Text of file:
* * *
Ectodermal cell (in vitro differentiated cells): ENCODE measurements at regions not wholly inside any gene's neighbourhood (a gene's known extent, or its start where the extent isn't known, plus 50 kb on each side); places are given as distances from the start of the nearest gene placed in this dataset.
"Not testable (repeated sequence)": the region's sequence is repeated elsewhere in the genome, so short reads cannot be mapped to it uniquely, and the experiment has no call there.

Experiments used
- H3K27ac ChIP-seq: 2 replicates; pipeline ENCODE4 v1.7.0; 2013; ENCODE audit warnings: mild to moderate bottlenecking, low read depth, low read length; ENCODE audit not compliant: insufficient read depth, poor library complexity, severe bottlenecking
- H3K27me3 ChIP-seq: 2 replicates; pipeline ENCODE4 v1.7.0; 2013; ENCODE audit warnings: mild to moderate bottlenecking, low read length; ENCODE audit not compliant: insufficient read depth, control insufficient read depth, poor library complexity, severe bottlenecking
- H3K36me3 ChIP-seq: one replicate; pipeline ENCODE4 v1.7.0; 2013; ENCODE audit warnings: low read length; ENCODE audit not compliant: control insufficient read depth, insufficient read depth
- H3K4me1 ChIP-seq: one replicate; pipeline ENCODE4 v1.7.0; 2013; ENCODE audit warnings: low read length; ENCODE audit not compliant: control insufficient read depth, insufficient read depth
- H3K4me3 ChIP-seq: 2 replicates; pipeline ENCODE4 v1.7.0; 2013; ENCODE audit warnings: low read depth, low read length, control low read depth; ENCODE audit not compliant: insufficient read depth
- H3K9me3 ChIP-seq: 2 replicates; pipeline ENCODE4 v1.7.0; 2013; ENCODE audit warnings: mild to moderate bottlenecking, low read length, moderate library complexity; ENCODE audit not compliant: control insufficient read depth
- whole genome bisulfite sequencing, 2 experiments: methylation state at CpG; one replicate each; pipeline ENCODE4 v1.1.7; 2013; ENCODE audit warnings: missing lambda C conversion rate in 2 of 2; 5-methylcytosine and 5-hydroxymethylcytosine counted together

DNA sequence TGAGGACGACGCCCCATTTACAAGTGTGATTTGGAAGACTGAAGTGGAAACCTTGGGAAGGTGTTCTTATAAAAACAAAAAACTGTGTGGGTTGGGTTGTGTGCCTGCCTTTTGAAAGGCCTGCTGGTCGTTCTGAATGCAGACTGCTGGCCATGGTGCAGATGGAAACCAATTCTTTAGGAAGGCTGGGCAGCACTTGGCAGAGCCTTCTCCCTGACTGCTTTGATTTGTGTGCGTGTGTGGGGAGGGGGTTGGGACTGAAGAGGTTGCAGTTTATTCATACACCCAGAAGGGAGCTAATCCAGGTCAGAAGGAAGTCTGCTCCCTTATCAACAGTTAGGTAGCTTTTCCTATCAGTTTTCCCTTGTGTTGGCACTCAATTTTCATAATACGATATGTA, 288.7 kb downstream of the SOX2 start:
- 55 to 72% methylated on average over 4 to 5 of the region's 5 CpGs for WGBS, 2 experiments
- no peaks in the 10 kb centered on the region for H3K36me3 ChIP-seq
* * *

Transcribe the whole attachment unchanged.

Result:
Ectodermal cell (in vitro differentiated cells): ENCODE measurements at regions not wholly inside any gene's neighbourhood (a gene's known extent, or its start where the extent isn't known, plus 50 kb on each side); places are given as distances from the start of the nearest gene placed in this dataset.
"Not testable (repeated sequence)": the region's sequence is repeated elsewhere in the genome, so short reads cannot be mapped to it uniquely, and the experiment has no call there.

Experiments used
- H3K27ac ChIP-seq: 2 replicates; pipeline ENCODE4 v1.7.0; 2013; ENCODE audit warnings: mild to moderate bottlenecking, low read depth, low read length; ENCODE audit not compliant: insufficient read depth, poor library complexity, severe bottlenecking
- H3K27me3 ChIP-seq: 2 replicates; pipeline ENCODE4 v1.7.0; 2013; ENCODE audit warnings: mild to moderate bottlenecking, low read length; ENCODE audit not compliant: insufficient read depth, control insufficient read depth, poor library complexity, severe bottlenecking
- H3K36me3 ChIP-seq: one replicate; pipeline ENCODE4 v1.7.0; 2013; ENCODE audit warnings: low read length; ENCODE audit not compliant: control insufficient read depth, insufficient read depth
- H3K4me1 ChIP-seq: one replicate; pipeline ENCODE4 v1.7.0; 2013; ENCODE audit warnings: low read length; ENCODE audit not compliant: control insufficient read depth, insufficient read depth
- H3K4me3 ChIP-seq: 2 replicates; pipeline ENCODE4 v1.7.0; 2013; ENCODE audit warnings: low read depth, low read length, control low read depth; ENCODE audit not compliant: insufficient read depth
- H3K9me3 ChIP-seq: 2 replicates; pipeline ENCODE4 v1.7.0; 2013; ENCODE audit warnings: mild to moderate bottlenecking, low read length, moderate library complexity; ENCODE audit not compliant: control insufficient read depth
- whole genome bisulfite sequencing, 2 experiments: methylation state at CpG; one replicate each; pipeline ENCODE4 v1.1.7; 2013; ENCODE audit warnings: missing lambda C conversion rate in 2 of 2; 5-methylcytosine and 5-hydroxymethylcytosine counted together

DNA sequence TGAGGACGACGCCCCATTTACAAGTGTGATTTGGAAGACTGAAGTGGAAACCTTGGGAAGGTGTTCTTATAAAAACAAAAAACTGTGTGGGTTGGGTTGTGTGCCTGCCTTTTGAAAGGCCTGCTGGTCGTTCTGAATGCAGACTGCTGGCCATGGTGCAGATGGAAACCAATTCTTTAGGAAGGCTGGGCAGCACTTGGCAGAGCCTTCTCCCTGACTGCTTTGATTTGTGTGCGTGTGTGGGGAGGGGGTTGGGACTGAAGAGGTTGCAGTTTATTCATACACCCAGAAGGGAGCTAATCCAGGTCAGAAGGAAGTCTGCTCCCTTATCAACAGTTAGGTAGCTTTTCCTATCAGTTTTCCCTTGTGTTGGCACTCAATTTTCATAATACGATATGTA, 288.7 kb downstream of the SOX2 start:
- 55 to 72% methylated on average over 4 to 5 of the region's 5 CpGs for WGBS, 2 experiments
- no peaks in the 10 kb centered on the region for H3K36me3 ChIP-seq